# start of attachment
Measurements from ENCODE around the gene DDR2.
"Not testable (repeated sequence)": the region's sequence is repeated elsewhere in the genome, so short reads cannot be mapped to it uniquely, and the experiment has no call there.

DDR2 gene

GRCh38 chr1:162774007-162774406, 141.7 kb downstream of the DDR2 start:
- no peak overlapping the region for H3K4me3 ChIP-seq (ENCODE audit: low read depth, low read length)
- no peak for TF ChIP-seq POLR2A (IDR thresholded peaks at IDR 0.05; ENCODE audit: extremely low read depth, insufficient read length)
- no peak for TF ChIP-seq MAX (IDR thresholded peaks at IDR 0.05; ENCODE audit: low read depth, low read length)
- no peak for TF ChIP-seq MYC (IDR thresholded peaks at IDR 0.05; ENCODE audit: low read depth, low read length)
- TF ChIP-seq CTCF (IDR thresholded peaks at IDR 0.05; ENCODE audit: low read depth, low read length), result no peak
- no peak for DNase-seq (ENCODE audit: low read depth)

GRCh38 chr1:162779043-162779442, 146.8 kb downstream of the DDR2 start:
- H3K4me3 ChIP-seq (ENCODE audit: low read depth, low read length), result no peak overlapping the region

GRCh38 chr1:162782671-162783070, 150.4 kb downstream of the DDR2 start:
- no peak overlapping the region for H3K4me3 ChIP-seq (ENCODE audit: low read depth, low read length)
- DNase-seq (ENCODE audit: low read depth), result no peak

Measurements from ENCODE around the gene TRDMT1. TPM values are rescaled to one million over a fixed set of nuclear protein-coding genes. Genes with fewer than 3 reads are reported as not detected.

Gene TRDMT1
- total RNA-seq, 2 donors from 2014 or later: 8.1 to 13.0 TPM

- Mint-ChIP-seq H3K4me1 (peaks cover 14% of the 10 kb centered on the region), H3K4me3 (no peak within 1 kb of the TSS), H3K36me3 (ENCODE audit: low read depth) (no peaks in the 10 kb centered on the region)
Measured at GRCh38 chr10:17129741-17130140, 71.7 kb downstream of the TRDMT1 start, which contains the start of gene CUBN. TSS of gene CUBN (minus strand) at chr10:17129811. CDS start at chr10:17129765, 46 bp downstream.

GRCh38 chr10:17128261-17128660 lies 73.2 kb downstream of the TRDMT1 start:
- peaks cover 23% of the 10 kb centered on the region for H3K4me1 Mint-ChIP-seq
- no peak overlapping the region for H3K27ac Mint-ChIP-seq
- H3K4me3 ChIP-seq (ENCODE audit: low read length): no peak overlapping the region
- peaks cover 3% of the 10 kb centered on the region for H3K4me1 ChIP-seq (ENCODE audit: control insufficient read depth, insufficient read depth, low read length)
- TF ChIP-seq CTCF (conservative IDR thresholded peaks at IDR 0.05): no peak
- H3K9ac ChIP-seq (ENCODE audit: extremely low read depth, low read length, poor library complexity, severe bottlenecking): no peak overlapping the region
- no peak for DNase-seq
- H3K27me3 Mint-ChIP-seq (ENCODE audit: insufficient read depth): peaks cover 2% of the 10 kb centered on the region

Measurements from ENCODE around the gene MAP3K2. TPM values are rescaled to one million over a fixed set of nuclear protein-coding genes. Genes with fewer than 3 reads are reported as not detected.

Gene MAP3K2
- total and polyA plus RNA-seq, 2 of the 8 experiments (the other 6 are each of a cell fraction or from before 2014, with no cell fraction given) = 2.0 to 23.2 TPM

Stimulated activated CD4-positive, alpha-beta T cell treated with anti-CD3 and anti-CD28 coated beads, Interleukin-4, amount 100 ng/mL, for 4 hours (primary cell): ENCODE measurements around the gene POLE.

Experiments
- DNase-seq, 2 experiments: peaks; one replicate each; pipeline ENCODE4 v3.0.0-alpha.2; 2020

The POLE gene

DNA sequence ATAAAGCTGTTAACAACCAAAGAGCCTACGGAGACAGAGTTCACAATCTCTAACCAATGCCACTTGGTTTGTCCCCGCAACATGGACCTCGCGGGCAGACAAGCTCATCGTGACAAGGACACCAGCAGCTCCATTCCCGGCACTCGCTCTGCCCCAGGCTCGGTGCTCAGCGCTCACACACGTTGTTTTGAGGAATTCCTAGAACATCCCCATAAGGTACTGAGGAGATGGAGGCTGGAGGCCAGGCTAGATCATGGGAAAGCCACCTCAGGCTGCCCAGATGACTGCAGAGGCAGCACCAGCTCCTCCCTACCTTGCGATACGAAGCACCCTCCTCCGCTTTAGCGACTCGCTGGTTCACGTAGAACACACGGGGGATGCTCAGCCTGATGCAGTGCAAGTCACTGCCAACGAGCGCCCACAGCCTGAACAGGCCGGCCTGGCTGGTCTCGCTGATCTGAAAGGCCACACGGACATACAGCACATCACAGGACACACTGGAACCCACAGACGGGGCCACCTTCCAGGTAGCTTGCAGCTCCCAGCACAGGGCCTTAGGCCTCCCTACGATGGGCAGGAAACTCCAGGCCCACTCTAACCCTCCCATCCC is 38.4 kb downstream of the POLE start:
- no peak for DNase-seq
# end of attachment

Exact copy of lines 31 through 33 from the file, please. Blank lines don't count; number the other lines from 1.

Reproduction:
Gene MAP3K2
- total and polyA plus RNA-seq, 2 of the 8 experiments (the other 6 are each of a cell fraction or from before 2014, with no cell fraction given) = 2.0 to 23.2 TPM

Stimulated activated CD4-positive, alpha-beta T cell treated with anti-CD3 and anti-CD28 coated beads, Interleukin-4, amount 100 ng/mL, for 4 hours (primary cell): ENCODE measurements around the gene POLE.